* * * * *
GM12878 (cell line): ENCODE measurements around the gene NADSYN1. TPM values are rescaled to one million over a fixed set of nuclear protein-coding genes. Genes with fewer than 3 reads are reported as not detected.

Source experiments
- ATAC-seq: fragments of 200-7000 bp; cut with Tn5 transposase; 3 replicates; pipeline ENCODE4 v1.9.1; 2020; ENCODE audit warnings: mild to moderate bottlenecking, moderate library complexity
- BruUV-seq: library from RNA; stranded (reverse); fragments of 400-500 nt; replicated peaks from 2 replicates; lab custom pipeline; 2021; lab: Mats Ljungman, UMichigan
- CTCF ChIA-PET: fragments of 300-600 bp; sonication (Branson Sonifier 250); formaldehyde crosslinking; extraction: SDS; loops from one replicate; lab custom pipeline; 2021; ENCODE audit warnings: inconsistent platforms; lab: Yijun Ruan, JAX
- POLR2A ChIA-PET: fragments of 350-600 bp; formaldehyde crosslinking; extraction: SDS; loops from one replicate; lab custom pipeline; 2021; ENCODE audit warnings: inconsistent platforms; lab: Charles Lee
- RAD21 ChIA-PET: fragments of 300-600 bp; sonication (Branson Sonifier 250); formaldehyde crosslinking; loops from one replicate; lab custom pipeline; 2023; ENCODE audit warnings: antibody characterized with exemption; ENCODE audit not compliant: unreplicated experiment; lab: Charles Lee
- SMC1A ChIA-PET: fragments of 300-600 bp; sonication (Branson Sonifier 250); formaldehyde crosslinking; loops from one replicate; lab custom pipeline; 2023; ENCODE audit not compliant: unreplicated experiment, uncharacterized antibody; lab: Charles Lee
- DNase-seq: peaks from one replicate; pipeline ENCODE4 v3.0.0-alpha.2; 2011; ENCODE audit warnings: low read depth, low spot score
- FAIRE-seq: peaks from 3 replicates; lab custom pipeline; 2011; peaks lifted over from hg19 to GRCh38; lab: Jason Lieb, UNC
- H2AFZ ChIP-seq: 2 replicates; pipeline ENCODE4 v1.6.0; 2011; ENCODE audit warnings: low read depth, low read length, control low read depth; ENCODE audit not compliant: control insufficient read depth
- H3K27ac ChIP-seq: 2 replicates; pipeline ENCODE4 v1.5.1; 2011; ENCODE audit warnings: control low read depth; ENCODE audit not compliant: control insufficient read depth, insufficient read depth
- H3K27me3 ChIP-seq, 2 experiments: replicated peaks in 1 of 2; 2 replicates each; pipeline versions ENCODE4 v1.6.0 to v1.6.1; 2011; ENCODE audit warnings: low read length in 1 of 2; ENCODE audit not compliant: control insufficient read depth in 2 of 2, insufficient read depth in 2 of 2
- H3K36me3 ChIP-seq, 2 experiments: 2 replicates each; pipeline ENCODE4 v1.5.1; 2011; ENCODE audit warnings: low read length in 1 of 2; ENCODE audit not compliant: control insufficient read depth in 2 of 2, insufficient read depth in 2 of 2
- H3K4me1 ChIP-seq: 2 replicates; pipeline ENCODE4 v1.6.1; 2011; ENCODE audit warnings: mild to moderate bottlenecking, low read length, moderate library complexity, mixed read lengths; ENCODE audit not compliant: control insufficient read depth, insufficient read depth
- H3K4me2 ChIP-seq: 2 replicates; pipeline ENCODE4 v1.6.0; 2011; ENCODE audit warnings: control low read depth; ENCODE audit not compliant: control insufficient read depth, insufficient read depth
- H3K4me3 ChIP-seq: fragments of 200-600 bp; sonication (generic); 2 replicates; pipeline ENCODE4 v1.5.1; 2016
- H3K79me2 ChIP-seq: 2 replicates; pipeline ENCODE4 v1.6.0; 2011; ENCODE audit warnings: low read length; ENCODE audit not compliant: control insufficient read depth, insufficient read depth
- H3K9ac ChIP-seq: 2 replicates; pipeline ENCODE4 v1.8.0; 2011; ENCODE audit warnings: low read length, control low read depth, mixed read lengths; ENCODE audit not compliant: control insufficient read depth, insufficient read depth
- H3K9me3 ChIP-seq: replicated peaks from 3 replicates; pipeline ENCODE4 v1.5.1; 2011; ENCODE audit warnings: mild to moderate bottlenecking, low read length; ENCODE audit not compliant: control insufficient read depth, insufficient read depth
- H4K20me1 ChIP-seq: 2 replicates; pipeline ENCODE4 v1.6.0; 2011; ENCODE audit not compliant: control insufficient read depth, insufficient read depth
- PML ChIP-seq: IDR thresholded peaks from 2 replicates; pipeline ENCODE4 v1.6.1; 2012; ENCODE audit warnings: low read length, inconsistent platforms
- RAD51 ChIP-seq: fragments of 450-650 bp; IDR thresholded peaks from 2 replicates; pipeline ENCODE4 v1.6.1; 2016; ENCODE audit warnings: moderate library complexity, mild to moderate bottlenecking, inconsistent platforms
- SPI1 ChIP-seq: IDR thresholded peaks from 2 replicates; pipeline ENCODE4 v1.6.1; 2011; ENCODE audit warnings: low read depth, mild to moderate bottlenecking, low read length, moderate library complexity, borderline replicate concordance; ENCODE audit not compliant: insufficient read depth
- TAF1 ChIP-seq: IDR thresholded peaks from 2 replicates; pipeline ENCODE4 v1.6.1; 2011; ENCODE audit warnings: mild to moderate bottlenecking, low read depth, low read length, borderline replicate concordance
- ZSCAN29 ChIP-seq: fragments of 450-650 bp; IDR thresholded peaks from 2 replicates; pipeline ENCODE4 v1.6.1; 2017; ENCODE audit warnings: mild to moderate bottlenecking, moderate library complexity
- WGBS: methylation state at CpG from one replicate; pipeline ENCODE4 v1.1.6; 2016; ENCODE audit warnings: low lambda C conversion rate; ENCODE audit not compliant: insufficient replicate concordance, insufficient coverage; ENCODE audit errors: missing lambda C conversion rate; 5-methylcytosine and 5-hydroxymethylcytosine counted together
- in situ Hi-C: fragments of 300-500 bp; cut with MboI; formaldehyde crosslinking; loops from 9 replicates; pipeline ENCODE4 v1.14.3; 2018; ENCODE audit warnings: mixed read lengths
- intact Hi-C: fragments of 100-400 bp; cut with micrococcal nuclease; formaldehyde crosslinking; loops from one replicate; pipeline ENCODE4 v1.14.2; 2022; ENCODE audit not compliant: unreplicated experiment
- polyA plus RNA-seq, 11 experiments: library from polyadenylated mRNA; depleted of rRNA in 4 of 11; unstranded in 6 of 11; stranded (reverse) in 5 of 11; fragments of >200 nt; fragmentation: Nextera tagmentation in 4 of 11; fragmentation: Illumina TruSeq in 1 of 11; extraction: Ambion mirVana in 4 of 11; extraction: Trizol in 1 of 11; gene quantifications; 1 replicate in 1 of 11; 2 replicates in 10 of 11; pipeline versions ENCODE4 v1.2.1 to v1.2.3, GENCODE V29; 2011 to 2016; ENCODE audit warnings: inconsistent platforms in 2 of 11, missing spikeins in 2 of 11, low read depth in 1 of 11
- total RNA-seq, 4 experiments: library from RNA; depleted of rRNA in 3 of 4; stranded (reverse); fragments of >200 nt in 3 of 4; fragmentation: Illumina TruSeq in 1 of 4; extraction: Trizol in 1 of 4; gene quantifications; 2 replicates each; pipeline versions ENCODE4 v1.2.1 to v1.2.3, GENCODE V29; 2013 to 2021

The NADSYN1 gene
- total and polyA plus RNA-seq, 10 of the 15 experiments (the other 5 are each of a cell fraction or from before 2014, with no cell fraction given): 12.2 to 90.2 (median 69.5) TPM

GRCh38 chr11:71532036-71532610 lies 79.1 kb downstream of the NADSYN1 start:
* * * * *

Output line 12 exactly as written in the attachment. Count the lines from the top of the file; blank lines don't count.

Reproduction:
- H3K27ac ChIP-seq: 2 replicates; pipeline ENCODE4 v1.5.1; 2011; ENCODE audit warnings: control low read depth; ENCODE audit not compliant: control insufficient read depth, insufficient read depth